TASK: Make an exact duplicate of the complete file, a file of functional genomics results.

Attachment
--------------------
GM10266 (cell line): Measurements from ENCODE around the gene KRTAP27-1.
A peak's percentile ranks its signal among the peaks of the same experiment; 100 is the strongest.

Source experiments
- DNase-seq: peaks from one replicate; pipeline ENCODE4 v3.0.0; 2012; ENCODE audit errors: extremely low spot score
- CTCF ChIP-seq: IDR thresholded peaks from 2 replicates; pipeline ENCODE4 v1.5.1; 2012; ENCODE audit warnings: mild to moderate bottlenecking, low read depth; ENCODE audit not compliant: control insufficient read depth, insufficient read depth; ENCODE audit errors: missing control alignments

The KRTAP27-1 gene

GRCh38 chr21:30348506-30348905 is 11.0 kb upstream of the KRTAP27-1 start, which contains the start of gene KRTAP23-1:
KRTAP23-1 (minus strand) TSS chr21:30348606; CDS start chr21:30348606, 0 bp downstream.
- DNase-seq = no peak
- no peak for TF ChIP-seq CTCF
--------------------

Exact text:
GM10266 (cell line): Measurements from ENCODE around the gene KRTAP27-1.
A peak's percentile ranks its signal among the peaks of the same experiment; 100 is the strongest.

Source experiments
- DNase-seq: peaks from one replicate; pipeline ENCODE4 v3.0.0; 2012; ENCODE audit errors: extremely low spot score
- CTCF ChIP-seq: IDR thresholded peaks from 2 replicates; pipeline ENCODE4 v1.5.1; 2012; ENCODE audit warnings: mild to moderate bottlenecking, low read depth; ENCODE audit not compliant: control insufficient read depth, insufficient read depth; ENCODE audit errors: missing control alignments

The KRTAP27-1 gene

GRCh38 chr21:30348506-30348905 is 11.0 kb upstream of the KRTAP27-1 start, which contains the start of gene KRTAP23-1:
KRTAP23-1 (minus strand) TSS chr21:30348606; CDS start chr21:30348606, 0 bp downstream.
- DNase-seq = no peak
- no peak for TF ChIP-seq CTCF